Mona Hatoum was born in Beriut from a palestinese family in 1952. From 1975 she live and work in London, where she went to visit the city, but forced to stay in Europe because of the beginning of the civil war in Lebanon. She attended the Beirut University College beetween 1970 and 1972, then the Byam Shaw School of Art and the Slade School of Art between 1975 and 1981. After her studies she began her artistic career with performances and video, then re-inventing her art, using also installation.
Mona’s life deeply influenced her art, because all her works talks about civil situation, political boundaries and theme that concerned also her personal life as a woman who can not go back to her country because of the war.
Most of her works are made with maps and their language, so that she’s one of the most interesting map-artist I’ve ever studied. She find out how improve her work with social and political values, without transforming them in an activism’s flag.
In 2006 opened to the public her exposition “Bunker” in London, near Piccadilly. This gallery is set with 35 seesaws colored in red and painted with the patterns of some important capitals of the world. These strange plays move without touching each other. Their abandoned disquieting movements call off every unit and suggest territorial displacement.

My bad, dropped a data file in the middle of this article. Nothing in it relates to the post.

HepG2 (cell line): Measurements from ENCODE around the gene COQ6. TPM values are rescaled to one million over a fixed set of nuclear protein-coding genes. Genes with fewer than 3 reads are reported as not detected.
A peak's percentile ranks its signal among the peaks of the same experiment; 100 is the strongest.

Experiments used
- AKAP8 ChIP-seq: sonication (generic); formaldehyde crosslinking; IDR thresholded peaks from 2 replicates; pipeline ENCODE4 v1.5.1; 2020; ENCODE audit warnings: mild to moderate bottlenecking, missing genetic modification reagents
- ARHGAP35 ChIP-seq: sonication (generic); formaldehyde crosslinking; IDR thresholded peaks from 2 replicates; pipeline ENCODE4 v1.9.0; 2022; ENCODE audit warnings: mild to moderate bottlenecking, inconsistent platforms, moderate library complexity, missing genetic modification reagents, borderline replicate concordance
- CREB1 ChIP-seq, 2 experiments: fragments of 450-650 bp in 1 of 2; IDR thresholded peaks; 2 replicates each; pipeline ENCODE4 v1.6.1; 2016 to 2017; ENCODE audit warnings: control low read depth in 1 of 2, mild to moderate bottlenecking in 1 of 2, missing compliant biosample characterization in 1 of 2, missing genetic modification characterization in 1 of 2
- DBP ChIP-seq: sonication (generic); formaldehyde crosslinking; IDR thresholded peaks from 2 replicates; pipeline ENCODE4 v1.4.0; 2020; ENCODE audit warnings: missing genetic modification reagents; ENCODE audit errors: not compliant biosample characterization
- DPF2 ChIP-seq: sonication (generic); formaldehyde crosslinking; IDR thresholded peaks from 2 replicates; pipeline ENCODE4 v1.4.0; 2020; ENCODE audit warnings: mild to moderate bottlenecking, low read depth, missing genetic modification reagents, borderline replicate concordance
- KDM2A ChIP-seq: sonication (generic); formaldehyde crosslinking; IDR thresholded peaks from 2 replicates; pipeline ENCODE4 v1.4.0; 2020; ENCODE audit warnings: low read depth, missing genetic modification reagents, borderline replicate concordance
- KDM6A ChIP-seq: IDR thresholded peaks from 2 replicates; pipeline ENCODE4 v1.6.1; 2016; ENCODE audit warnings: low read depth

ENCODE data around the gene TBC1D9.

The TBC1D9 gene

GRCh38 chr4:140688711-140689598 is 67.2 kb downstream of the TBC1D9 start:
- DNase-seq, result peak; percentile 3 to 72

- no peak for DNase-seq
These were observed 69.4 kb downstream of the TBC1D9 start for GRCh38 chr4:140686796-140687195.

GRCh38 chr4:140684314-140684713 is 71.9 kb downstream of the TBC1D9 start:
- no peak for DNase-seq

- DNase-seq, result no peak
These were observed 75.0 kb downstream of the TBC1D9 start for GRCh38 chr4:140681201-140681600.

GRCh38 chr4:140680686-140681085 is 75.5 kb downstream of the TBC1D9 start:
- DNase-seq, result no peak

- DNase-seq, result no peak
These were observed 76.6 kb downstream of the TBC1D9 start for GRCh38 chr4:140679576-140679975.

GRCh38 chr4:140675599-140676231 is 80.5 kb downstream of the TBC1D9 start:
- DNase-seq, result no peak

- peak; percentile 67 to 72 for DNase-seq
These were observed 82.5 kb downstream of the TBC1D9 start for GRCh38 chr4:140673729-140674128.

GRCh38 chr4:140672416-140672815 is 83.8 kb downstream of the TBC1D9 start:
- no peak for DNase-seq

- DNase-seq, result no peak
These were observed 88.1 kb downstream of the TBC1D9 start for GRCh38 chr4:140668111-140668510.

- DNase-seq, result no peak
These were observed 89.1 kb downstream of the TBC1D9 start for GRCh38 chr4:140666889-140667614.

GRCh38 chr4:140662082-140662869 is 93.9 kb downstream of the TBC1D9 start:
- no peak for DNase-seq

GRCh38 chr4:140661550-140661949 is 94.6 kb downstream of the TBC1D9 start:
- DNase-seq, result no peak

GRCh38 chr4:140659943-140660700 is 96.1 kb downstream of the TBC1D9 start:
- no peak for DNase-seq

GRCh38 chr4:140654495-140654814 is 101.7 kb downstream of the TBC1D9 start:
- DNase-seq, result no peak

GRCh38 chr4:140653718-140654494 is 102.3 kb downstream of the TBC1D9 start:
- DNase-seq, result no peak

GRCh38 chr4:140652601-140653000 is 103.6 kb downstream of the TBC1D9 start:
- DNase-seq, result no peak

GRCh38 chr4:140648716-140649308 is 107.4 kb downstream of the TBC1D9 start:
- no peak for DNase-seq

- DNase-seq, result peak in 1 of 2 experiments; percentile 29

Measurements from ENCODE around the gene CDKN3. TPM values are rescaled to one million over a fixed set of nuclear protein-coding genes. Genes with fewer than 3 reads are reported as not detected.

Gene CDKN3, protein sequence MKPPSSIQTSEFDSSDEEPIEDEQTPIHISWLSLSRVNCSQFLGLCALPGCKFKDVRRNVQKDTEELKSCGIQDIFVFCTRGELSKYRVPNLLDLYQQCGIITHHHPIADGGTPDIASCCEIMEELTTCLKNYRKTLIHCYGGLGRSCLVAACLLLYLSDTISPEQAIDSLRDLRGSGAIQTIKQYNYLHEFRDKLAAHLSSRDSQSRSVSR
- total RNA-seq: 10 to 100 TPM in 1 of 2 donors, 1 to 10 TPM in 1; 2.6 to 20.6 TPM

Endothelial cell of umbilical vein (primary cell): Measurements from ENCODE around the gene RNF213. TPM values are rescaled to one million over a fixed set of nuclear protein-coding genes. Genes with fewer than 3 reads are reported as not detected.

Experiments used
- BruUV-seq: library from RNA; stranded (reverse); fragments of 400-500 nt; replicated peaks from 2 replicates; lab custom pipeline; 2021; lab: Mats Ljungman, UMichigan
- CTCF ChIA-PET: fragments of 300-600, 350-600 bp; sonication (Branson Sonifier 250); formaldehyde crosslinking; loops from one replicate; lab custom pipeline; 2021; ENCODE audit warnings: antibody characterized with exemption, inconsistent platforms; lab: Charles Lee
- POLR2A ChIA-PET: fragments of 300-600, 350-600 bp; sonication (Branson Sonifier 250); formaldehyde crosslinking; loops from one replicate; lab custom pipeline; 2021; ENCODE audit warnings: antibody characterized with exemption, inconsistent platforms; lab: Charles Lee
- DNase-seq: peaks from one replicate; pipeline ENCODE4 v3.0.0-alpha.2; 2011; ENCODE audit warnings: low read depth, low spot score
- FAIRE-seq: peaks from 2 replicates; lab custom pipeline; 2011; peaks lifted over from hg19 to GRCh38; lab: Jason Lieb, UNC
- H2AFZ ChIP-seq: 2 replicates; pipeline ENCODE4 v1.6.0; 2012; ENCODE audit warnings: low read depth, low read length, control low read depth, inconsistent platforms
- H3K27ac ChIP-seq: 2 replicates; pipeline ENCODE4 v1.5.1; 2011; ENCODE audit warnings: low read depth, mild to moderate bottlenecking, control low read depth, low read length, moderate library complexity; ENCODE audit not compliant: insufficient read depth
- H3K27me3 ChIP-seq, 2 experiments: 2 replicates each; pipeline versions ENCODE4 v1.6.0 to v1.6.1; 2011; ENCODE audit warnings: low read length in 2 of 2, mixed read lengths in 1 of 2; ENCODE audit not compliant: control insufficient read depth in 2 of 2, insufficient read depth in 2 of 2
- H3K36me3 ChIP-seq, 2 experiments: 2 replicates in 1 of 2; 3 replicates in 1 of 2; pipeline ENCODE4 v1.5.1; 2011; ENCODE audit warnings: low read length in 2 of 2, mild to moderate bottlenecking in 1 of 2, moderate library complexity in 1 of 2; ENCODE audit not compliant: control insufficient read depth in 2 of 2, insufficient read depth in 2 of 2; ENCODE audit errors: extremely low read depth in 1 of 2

Linked to this installation, in 2010 Mona Hatoum created similar seesaws, this time thanks to the exposition in Punkt Ø/Galleri F 15 (Norway), due to the celebration of the 200-year anniversary of Norway Constitution. This time not 35 but only 2 seesaws where exposted. Thier pattern is with, instead of the red of the other works.
Different is also the use of the light and the material. In 2010 Mona used glass instead of the plastic material, so that once illuminated from up-above the spectator can also ammire the patterns reflected on the floor. Maybe that’s means a chage of mind or it give to the same works a different taste, with a different poetic.